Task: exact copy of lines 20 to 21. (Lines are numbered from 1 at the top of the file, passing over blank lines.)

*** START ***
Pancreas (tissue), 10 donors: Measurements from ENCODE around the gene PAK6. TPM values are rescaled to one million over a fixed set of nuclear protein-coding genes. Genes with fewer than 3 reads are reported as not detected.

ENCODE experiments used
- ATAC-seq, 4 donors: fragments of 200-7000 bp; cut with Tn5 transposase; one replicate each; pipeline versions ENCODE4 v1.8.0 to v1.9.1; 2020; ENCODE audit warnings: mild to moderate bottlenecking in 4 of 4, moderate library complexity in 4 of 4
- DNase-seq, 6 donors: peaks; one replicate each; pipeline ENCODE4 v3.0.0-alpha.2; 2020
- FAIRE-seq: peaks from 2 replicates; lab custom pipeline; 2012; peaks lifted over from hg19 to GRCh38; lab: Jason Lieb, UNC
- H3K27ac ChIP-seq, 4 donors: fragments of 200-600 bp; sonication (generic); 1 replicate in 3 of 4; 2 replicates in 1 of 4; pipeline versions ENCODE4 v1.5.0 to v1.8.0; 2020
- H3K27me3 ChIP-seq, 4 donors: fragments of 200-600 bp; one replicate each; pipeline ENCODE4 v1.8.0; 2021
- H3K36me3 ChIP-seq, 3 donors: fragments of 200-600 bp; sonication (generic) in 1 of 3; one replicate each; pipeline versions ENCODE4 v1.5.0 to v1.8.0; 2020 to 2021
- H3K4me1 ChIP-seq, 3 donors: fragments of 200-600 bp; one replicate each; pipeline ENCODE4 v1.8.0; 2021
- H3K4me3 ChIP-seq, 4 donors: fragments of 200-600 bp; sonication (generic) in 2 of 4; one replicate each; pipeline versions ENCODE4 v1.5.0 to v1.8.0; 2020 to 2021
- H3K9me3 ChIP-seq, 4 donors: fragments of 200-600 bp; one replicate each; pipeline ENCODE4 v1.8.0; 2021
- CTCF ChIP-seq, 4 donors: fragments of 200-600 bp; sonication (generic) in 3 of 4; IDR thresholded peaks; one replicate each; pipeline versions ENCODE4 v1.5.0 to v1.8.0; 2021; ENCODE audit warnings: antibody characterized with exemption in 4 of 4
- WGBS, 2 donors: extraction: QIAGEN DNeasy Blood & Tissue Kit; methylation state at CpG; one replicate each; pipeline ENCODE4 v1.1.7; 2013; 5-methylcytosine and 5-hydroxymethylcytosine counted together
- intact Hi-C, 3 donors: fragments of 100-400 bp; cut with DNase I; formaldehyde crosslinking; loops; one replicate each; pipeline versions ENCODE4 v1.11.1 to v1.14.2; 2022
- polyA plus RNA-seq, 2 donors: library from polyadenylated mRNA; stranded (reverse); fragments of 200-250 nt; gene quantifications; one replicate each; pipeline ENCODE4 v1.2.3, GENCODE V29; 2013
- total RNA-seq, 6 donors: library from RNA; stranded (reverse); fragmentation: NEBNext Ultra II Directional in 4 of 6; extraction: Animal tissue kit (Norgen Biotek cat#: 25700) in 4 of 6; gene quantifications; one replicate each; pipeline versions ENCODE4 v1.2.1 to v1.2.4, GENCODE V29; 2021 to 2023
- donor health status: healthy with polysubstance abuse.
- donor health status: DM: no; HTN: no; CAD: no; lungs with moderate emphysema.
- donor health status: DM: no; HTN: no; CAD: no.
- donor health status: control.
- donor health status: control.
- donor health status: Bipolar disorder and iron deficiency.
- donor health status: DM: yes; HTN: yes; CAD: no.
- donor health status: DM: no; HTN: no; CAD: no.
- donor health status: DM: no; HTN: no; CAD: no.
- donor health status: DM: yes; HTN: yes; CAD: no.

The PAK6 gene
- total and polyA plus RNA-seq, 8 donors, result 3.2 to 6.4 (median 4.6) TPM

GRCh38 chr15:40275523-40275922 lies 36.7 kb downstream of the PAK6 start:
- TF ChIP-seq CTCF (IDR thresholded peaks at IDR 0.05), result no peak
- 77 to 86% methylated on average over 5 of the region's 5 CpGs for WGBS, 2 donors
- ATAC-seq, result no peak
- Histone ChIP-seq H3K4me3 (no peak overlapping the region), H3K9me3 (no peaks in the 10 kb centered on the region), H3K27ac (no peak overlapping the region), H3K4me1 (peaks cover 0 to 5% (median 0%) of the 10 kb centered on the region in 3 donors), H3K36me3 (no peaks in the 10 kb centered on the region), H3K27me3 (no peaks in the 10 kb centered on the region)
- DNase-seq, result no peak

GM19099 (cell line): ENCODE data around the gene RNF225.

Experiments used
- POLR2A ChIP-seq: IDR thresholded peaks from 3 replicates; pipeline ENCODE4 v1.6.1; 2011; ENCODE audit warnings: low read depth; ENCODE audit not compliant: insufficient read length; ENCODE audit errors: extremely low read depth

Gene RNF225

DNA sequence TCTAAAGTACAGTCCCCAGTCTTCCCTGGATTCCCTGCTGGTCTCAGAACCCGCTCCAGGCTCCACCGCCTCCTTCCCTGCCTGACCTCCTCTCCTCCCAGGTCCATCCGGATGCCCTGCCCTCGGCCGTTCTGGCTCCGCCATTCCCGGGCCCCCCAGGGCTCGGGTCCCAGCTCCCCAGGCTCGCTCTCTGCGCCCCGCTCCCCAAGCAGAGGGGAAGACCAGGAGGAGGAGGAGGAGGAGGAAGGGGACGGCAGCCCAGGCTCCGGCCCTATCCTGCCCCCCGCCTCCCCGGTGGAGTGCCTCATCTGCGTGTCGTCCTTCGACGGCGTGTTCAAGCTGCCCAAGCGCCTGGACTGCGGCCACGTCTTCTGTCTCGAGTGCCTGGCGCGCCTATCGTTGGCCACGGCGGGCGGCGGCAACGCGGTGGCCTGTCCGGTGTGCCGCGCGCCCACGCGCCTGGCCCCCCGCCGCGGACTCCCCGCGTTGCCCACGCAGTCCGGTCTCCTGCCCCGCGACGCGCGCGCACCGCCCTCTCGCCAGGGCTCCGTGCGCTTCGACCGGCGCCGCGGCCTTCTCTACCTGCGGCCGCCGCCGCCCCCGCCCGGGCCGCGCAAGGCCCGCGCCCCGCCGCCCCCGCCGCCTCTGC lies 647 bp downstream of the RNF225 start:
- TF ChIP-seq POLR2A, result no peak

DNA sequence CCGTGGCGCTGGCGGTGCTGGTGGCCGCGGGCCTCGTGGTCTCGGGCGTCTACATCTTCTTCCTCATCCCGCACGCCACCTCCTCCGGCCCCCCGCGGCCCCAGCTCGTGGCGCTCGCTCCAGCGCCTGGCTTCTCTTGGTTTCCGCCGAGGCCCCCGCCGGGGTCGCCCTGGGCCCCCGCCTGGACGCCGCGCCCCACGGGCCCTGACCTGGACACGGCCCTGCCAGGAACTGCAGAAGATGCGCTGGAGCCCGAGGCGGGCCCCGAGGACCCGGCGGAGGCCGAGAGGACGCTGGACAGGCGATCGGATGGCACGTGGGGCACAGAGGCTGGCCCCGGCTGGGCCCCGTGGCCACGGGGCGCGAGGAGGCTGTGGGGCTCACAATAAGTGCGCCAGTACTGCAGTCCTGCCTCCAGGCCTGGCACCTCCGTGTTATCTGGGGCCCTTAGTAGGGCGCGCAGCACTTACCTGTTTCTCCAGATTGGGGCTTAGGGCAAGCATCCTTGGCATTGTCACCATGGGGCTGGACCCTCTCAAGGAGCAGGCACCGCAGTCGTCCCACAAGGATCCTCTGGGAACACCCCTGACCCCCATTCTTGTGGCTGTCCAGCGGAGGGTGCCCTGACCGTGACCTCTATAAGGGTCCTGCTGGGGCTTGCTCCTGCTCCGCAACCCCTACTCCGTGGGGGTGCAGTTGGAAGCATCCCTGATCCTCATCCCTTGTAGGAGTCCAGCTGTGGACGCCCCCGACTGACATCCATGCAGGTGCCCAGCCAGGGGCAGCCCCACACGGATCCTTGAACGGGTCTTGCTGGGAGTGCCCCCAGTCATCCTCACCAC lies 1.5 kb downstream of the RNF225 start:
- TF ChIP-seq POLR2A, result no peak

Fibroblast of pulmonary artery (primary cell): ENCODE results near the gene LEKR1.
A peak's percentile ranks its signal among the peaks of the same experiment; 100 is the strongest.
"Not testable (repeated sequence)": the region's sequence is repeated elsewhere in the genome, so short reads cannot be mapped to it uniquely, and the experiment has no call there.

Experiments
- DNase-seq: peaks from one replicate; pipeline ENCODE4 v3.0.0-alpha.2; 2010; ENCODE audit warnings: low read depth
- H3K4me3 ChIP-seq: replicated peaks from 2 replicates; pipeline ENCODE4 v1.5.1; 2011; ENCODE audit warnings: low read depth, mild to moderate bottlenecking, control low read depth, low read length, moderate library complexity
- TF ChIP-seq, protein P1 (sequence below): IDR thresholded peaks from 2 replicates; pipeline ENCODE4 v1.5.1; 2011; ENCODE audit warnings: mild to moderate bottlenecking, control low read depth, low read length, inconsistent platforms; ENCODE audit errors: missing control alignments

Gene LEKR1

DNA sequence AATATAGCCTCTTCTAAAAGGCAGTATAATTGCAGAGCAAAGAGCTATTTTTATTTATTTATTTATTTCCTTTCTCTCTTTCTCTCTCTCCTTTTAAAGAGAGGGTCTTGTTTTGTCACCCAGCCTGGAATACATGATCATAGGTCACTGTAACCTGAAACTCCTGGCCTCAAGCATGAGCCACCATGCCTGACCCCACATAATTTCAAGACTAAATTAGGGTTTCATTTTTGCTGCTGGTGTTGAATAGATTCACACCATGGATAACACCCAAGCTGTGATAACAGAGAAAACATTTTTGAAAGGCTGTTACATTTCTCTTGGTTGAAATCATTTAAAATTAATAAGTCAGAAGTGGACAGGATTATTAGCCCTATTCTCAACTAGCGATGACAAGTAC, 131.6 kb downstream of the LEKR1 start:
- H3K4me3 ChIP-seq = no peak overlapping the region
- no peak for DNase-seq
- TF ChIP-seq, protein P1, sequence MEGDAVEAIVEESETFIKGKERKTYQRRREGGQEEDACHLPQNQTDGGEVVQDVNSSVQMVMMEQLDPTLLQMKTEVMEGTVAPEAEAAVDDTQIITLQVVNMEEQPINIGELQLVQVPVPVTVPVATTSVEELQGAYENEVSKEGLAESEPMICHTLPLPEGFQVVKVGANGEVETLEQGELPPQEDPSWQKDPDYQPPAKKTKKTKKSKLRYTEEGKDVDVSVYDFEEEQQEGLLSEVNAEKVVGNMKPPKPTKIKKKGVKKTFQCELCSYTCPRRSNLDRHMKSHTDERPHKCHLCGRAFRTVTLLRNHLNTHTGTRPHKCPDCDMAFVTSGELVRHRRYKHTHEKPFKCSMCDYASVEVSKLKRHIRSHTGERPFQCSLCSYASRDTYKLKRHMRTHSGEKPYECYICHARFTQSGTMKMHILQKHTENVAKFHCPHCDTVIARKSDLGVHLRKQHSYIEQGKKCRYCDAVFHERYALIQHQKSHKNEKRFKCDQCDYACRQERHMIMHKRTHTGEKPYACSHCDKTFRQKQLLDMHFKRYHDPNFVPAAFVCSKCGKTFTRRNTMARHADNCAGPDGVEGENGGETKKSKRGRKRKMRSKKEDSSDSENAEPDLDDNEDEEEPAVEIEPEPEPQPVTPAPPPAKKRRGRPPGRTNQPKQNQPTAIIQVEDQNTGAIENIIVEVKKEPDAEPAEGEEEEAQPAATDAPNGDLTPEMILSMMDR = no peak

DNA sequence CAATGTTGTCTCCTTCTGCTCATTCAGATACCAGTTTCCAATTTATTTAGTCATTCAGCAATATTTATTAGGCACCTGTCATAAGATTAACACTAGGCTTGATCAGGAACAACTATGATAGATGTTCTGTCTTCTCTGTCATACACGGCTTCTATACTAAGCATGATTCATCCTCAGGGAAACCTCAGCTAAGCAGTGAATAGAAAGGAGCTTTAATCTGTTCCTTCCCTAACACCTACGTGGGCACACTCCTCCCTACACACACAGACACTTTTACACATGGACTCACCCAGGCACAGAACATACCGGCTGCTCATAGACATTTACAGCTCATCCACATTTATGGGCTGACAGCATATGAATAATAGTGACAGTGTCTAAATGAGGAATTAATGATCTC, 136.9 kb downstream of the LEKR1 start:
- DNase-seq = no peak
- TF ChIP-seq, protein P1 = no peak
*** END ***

- donor health status: control.
- donor health status: control.